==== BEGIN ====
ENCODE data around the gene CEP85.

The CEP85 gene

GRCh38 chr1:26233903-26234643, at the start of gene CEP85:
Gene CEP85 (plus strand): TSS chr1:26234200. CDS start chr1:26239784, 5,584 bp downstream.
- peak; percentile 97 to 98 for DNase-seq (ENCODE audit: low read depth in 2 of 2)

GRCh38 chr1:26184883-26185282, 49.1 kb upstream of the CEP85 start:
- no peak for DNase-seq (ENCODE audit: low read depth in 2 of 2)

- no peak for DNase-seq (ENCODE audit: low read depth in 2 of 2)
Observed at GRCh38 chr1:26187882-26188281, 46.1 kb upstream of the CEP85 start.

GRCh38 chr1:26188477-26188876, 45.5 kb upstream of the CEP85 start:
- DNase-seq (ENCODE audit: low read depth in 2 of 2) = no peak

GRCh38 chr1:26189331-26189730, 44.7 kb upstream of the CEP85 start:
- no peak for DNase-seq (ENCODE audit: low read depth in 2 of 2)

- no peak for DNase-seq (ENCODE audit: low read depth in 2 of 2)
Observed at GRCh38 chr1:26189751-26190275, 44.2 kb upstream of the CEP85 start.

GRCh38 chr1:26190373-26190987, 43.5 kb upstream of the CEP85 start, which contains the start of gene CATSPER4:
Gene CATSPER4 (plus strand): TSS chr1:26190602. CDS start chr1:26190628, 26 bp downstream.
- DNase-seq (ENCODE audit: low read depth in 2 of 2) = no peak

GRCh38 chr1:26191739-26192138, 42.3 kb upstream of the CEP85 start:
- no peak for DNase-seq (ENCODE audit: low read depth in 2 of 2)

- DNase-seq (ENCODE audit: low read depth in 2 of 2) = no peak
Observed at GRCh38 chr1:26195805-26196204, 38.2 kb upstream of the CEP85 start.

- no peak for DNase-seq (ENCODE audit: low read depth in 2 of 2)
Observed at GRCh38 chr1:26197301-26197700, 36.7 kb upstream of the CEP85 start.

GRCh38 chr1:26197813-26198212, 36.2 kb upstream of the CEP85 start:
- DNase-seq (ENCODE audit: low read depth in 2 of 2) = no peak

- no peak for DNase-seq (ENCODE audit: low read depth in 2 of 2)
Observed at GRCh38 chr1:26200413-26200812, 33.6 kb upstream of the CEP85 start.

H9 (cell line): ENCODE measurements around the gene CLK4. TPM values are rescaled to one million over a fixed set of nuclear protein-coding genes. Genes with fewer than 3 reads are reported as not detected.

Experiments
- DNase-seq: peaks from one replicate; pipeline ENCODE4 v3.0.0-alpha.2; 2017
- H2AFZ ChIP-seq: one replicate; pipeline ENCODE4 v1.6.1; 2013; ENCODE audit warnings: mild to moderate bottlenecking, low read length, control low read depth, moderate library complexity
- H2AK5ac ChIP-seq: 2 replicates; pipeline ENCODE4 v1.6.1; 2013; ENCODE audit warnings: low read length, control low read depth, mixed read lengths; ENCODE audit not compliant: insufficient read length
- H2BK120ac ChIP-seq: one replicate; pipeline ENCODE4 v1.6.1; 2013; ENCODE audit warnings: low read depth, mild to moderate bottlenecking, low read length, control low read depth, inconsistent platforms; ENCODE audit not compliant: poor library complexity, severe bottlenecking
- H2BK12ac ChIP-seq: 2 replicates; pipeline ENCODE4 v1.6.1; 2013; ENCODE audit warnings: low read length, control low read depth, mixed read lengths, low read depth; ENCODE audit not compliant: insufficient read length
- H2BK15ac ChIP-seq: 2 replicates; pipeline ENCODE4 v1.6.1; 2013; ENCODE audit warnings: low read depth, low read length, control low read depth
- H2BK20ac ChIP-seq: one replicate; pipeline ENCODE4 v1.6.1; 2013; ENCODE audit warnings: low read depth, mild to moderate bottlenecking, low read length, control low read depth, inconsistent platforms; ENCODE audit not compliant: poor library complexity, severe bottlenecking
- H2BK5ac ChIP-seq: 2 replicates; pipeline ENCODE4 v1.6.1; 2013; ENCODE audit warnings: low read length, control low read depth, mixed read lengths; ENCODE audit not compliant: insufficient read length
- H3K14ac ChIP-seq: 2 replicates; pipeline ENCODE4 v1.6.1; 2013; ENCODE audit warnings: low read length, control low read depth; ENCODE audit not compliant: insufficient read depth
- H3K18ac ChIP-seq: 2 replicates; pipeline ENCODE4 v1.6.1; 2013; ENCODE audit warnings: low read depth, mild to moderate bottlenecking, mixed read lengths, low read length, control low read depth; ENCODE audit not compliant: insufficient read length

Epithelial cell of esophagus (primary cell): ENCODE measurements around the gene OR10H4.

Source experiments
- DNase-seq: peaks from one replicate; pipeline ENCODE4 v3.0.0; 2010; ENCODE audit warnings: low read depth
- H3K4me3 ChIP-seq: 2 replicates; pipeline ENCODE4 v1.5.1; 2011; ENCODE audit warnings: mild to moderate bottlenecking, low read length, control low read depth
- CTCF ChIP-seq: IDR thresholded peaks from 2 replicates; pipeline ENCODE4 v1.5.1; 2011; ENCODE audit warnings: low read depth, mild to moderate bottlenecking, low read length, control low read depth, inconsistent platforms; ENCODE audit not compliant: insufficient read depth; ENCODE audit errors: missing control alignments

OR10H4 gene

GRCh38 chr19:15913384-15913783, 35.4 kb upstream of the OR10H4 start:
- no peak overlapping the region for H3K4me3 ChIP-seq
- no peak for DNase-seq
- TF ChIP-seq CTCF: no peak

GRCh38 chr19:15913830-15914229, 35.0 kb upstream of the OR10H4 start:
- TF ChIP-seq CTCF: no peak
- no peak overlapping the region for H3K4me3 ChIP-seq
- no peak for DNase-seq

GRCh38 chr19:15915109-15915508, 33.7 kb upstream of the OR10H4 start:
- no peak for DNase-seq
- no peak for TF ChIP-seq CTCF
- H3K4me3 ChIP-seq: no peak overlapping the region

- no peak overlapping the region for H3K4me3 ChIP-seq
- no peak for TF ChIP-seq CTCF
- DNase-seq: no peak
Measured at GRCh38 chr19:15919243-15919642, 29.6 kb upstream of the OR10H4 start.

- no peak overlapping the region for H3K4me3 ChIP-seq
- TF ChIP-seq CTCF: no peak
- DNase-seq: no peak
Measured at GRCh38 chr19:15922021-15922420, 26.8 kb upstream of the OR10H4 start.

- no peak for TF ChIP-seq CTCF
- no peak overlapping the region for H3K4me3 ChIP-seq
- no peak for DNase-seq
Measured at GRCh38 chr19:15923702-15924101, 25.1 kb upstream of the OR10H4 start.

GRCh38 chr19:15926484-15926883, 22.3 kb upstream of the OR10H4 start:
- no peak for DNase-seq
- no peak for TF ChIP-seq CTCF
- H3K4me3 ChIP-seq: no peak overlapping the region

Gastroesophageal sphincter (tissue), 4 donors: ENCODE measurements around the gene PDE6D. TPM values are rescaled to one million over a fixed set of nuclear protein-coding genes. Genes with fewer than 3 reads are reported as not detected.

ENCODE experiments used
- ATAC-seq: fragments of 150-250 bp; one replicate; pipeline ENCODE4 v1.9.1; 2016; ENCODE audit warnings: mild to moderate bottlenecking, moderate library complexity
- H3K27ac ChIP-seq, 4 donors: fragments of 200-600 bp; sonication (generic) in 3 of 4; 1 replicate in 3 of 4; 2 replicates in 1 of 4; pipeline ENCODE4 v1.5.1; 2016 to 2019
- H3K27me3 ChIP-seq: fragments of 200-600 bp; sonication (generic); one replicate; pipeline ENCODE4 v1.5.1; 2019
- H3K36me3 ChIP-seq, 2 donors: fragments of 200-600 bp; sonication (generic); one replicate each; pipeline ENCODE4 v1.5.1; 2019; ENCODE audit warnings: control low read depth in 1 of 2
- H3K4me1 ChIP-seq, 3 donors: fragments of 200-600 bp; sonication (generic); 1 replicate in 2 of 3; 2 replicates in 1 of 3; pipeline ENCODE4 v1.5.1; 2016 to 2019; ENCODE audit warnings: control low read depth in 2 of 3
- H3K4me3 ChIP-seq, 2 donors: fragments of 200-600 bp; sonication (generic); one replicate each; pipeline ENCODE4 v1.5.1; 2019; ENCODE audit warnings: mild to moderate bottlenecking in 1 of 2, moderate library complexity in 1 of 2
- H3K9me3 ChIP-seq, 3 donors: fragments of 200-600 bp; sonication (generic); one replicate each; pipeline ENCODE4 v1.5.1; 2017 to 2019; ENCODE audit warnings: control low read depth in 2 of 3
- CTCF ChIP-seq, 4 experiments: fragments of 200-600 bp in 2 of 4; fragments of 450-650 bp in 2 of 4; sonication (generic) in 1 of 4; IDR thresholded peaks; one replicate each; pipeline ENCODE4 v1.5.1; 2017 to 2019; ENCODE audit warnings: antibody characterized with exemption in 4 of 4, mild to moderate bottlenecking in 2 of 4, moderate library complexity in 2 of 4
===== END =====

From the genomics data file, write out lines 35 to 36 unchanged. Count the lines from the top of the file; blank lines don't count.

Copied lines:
- H2BK12ac ChIP-seq: 2 replicates; pipeline ENCODE4 v1.6.1; 2013; ENCODE audit warnings: low read length, control low read depth, mixed read lengths, low read depth; ENCODE audit not compliant: insufficient read length
- H2BK15ac ChIP-seq: 2 replicates; pipeline ENCODE4 v1.6.1; 2013; ENCODE audit warnings: low read depth, low read length, control low read depth